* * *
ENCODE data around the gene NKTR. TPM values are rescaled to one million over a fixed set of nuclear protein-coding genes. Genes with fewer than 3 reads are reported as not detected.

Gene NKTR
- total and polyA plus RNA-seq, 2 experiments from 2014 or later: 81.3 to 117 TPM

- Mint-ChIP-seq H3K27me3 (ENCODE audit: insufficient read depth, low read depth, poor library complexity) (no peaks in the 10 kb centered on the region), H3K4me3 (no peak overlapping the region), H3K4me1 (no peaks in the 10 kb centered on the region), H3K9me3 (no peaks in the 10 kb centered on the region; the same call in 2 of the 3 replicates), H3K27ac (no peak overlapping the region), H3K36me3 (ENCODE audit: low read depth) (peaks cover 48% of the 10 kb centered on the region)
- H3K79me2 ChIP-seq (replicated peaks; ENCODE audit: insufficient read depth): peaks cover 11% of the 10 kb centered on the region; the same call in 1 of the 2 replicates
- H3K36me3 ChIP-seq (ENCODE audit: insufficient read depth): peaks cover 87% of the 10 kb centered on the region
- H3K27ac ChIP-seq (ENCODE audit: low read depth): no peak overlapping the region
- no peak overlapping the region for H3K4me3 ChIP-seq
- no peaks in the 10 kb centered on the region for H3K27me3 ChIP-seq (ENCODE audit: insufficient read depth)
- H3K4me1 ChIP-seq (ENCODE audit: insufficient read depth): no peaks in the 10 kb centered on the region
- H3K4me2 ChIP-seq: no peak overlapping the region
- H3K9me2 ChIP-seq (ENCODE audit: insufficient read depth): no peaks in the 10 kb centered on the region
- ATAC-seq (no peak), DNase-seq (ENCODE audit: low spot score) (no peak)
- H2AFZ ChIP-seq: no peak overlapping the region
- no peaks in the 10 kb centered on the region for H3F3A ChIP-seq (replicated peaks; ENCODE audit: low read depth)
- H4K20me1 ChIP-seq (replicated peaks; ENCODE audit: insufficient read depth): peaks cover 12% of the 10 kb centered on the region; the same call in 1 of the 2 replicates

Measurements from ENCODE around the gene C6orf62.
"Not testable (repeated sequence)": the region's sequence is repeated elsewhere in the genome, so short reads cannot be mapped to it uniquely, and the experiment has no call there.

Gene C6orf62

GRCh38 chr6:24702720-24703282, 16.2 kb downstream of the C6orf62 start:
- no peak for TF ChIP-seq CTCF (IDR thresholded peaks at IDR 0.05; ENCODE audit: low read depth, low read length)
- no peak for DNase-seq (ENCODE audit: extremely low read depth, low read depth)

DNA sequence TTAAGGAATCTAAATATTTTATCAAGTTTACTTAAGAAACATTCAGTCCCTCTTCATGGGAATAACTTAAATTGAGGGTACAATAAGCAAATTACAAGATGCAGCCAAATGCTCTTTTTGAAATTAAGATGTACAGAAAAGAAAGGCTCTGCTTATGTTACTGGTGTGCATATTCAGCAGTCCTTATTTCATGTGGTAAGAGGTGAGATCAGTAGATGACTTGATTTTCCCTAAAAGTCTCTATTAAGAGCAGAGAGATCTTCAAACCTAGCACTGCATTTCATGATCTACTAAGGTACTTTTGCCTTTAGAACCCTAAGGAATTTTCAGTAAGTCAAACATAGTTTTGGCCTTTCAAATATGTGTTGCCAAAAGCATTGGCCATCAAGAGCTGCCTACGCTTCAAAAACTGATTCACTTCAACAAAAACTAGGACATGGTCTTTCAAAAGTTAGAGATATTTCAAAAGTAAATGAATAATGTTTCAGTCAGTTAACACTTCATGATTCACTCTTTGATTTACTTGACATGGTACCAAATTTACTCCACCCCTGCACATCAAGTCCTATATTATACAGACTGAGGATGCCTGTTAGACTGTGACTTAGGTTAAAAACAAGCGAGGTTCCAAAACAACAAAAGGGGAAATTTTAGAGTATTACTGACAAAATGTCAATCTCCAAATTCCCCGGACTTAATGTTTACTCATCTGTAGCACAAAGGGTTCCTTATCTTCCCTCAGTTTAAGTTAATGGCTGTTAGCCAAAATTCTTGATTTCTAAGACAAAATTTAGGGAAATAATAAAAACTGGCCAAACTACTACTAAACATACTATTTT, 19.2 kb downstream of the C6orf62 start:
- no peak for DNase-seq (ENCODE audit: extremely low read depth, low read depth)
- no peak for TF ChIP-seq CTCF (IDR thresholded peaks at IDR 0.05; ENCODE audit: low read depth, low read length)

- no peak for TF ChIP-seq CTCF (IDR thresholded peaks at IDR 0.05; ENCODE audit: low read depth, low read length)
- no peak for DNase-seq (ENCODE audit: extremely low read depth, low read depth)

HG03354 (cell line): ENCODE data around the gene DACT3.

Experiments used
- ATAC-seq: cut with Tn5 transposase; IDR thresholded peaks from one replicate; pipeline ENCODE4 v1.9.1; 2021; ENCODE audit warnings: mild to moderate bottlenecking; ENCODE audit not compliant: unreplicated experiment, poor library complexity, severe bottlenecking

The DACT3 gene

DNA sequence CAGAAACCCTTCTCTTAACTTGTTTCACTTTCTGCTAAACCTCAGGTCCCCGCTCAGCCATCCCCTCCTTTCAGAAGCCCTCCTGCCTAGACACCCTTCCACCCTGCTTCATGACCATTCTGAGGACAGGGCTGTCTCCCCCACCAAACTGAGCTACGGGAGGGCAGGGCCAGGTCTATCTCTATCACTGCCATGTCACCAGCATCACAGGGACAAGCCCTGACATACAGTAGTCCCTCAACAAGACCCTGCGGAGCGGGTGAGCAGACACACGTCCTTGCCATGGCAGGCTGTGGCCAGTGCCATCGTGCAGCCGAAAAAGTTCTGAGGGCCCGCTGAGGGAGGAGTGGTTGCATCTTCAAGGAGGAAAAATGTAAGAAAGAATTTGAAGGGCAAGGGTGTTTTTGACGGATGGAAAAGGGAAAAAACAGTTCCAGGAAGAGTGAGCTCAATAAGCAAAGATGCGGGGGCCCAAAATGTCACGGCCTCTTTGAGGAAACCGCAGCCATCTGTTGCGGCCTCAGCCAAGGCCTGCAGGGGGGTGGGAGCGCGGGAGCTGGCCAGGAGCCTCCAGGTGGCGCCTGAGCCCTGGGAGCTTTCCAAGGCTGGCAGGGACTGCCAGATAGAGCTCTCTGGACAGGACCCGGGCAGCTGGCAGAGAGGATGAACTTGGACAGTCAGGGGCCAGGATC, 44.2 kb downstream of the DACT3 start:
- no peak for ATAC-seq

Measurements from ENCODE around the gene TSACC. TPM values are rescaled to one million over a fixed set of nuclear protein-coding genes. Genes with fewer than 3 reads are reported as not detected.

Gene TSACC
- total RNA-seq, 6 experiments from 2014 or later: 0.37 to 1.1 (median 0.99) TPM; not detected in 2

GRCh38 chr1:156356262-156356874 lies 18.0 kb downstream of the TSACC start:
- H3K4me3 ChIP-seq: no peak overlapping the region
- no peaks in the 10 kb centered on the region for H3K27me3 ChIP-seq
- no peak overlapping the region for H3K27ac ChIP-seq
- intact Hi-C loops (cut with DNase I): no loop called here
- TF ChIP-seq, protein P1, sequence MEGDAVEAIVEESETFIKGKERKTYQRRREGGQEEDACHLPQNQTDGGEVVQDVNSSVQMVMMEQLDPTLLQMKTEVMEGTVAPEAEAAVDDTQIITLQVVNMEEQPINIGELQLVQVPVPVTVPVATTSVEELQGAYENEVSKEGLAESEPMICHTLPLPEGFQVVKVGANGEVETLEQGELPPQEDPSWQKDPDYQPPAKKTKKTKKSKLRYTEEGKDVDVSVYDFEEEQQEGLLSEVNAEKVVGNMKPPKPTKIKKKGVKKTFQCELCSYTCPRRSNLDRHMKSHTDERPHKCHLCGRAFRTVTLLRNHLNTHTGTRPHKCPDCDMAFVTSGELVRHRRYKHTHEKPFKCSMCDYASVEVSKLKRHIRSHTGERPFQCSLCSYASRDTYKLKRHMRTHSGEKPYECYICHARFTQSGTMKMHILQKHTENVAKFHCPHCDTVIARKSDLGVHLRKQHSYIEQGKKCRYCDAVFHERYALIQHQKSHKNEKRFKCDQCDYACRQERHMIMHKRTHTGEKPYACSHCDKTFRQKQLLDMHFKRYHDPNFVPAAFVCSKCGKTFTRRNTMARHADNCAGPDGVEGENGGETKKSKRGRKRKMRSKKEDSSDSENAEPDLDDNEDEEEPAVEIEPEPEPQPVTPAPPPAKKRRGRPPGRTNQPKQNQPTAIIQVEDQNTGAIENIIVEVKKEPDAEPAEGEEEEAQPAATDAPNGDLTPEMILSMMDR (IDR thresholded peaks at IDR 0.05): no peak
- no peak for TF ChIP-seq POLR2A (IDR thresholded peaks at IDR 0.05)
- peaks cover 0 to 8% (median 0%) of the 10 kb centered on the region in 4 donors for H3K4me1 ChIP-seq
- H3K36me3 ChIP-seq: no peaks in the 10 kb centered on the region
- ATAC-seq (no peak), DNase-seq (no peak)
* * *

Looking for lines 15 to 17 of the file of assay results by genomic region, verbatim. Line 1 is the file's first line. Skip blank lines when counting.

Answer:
- no peaks in the 10 kb centered on the region for H3F3A ChIP-seq (replicated peaks; ENCODE audit: low read depth)
- H4K20me1 ChIP-seq (replicated peaks; ENCODE audit: insufficient read depth): peaks cover 12% of the 10 kb centered on the region; the same call in 1 of the 2 replicates

Measurements from ENCODE around the gene C6orf62.